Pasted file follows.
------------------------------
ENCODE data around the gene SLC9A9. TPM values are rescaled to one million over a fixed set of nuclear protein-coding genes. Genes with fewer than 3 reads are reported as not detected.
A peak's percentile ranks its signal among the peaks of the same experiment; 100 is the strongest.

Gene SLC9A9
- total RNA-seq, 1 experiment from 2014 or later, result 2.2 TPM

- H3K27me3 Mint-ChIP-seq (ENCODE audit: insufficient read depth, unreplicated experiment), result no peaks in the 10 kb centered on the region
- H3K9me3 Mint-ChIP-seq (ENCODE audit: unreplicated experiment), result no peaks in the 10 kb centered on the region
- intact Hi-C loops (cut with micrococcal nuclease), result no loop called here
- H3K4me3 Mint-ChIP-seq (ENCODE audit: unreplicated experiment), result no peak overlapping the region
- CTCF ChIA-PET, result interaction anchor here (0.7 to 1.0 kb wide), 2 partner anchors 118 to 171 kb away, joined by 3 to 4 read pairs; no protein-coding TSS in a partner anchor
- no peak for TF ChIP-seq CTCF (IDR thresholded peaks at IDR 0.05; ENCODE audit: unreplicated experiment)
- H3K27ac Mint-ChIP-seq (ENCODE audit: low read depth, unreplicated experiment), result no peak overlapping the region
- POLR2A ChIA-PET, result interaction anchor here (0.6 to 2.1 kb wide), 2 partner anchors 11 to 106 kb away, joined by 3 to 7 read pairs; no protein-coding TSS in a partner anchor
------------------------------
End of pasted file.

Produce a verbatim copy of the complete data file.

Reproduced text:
ENCODE data around the gene SLC9A9. TPM values are rescaled to one million over a fixed set of nuclear protein-coding genes. Genes with fewer than 3 reads are reported as not detected.
A peak's percentile ranks its signal among the peaks of the same experiment; 100 is the strongest.

Gene SLC9A9
- total RNA-seq, 1 experiment from 2014 or later, result 2.2 TPM

- H3K27me3 Mint-ChIP-seq (ENCODE audit: insufficient read depth, unreplicated experiment), result no peaks in the 10 kb centered on the region
- H3K9me3 Mint-ChIP-seq (ENCODE audit: unreplicated experiment), result no peaks in the 10 kb centered on the region
- intact Hi-C loops (cut with micrococcal nuclease), result no loop called here
- H3K4me3 Mint-ChIP-seq (ENCODE audit: unreplicated experiment), result no peak overlapping the region
- CTCF ChIA-PET, result interaction anchor here (0.7 to 1.0 kb wide), 2 partner anchors 118 to 171 kb away, joined by 3 to 4 read pairs; no protein-coding TSS in a partner anchor
- no peak for TF ChIP-seq CTCF (IDR thresholded peaks at IDR 0.05; ENCODE audit: unreplicated experiment)
- H3K27ac Mint-ChIP-seq (ENCODE audit: low read depth, unreplicated experiment), result no peak overlapping the region
- POLR2A ChIA-PET, result interaction anchor here (0.6 to 2.1 kb wide), 2 partner anchors 11 to 106 kb away, joined by 3 to 7 read pairs; no protein-coding TSS in a partner anchor